Shot x Shot Let Nature Square

Shot x Shot Let Nature Square
Philly’s Shot x Shot quartet delivered a striking debut a couple years back with their self-titled disc for High Two. Recorded in a hugely reverberant church, it showed the quartet reworking gritty free-bop into grandly overarching soundscapes. Their newest disc has more conventional acoustics but the music is equally resistant to easy options. Rather than taking solos, altoist Dan Scofield and tenor player Bryan Rogers weave skeins of lines that float in the air with the serene multi-directionality of a Warne Marsh/Lee Konitz duo. Not that they ever quite spin off into abstraction, instead it’s as if they’re trying to find the inherent rhythmic qualities in melody even when they’re soft-spoken or ambiguous, just as bassist Matt Engle and drummer Dan Capecchi approach rhythm section duties as essentially melodic players. This results is an unusually fresh approach to the free-jazz quartet setup, frequently touching on unexpected territory. "Overlay,” for instance, filters the cool jazz impressionism of Herbie Hancock’s Maiden Voyage through a tart, post-Masada sensibility, while in the through-composed "Triple Double” it’s as if the intricate metrical shifts can barely contain the piece’s forward momentum.

The free-jazz scene often favours a lot of one-off encounters, but you’ve maintained this group since 2004.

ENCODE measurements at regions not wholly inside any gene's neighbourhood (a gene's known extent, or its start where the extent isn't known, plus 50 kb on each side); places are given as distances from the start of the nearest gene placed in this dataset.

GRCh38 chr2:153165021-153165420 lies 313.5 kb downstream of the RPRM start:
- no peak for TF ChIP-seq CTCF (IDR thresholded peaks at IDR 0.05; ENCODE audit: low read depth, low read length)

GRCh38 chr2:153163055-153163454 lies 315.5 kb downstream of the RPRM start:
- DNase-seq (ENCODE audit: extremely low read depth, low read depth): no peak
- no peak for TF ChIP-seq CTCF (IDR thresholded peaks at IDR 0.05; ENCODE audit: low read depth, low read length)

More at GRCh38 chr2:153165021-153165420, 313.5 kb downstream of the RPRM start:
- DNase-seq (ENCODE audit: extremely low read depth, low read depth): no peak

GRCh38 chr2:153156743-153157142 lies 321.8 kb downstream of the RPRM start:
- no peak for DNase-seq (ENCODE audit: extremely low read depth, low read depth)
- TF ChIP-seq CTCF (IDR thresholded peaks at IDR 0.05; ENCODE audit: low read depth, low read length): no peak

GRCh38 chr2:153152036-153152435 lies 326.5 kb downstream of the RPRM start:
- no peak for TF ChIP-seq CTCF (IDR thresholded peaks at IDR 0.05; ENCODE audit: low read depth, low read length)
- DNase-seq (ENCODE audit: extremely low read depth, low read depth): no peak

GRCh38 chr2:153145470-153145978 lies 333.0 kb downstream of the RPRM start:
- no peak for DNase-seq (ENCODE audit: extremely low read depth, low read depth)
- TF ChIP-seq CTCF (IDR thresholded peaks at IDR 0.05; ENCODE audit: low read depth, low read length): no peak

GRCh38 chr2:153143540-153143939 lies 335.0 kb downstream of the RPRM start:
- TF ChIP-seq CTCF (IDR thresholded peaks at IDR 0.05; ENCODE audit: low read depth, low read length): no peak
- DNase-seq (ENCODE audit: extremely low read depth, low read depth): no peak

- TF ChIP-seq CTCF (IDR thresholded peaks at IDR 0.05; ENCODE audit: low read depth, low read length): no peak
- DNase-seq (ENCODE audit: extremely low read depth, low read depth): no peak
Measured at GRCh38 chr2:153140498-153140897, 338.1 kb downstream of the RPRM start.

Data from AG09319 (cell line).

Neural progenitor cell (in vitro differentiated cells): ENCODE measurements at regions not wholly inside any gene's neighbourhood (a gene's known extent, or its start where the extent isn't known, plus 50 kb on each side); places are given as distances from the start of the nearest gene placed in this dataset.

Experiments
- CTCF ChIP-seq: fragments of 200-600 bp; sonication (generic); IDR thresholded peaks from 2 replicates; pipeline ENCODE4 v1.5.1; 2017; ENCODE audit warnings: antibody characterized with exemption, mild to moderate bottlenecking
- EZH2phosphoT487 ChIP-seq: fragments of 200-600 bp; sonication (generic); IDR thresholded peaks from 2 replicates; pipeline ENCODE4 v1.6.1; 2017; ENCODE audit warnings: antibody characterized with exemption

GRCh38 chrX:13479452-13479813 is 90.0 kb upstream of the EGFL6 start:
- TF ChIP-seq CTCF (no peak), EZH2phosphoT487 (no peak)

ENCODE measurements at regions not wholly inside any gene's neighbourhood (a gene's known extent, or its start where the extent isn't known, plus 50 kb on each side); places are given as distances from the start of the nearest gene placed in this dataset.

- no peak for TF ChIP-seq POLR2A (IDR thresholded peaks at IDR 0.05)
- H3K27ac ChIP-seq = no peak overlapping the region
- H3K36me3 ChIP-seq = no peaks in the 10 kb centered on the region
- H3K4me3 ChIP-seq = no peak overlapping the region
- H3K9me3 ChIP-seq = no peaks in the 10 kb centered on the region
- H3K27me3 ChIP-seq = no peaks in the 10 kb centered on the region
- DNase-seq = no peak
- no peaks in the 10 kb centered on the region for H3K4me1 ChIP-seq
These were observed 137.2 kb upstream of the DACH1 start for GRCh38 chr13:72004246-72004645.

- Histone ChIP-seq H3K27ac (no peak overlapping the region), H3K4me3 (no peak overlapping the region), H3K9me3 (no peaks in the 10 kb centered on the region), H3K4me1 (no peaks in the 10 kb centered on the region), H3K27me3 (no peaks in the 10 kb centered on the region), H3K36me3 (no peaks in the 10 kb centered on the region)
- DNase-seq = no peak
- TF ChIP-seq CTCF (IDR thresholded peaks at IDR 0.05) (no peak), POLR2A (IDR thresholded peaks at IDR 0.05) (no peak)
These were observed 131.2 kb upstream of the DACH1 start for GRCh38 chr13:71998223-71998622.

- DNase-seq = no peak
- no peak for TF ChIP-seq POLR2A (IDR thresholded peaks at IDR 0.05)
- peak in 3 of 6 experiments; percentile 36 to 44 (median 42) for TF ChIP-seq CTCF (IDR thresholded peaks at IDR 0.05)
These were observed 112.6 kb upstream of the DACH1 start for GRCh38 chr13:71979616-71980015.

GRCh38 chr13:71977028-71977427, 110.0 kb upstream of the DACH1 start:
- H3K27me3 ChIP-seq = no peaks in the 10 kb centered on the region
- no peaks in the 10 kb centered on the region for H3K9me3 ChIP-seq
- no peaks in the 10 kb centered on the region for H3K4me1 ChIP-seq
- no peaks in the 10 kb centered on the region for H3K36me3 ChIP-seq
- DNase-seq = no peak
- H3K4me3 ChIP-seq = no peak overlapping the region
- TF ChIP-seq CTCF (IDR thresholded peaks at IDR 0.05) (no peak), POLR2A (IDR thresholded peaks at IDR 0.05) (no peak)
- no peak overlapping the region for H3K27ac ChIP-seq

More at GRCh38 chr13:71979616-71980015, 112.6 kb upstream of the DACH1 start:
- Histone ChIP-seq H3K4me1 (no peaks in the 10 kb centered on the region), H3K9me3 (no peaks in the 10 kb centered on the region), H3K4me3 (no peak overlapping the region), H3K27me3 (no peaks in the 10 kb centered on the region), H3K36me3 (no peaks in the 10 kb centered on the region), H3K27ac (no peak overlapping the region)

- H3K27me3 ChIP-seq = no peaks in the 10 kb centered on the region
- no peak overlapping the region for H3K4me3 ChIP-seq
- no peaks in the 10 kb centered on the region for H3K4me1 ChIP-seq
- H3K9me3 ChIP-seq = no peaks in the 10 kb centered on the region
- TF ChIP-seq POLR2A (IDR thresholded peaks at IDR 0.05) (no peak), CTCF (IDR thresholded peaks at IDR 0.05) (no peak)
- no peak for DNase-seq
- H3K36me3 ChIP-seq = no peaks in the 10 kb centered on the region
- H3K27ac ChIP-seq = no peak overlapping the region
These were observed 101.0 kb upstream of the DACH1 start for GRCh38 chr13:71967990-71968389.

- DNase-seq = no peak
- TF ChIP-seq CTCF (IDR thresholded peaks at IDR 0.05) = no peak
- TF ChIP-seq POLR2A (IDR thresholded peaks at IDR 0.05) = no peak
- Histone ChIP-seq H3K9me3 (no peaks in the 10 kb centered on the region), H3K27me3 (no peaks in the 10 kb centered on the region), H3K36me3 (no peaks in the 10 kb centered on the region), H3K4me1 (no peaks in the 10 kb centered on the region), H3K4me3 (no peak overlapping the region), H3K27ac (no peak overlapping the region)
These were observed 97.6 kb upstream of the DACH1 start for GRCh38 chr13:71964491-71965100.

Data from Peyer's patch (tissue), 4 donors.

Dan Scofield: Yes, we’ve been together as a band for a long time, and that allows for an emotional element that’s really important to me. There’s a lot of music that I hear that becomes this study in complexity. The direction I’ve gone in personally is more impressionistic. And we’re able to do that because of the work we’ve put in, rehearsing twice a week for years, we’ve developed a certain connection. It can be so rewarding to trust people in that way, to feel that you can be vulnerable, and that someone is there to catch you.

What you play is rarely "energy music”; you seem to aim for something more long-range and various.
I like Down Beat’s blindfold tests, the so-called "needle drop.” It’s the same concept here: what differentiates this composition, this performance from that one? Is this just Shot x Shot noodling? And especially because there’s no harmony to centre things, it can get into this ethereal noodly sound. But it’s got this slow burn, which has this huge intensity. But it’s dangerous territory. That’s what we’re always wrestling with: how to give each composition a unique sound. It’s not really a form for virtuosic solos. That can happen but in general, it’s a collective process. (High Two)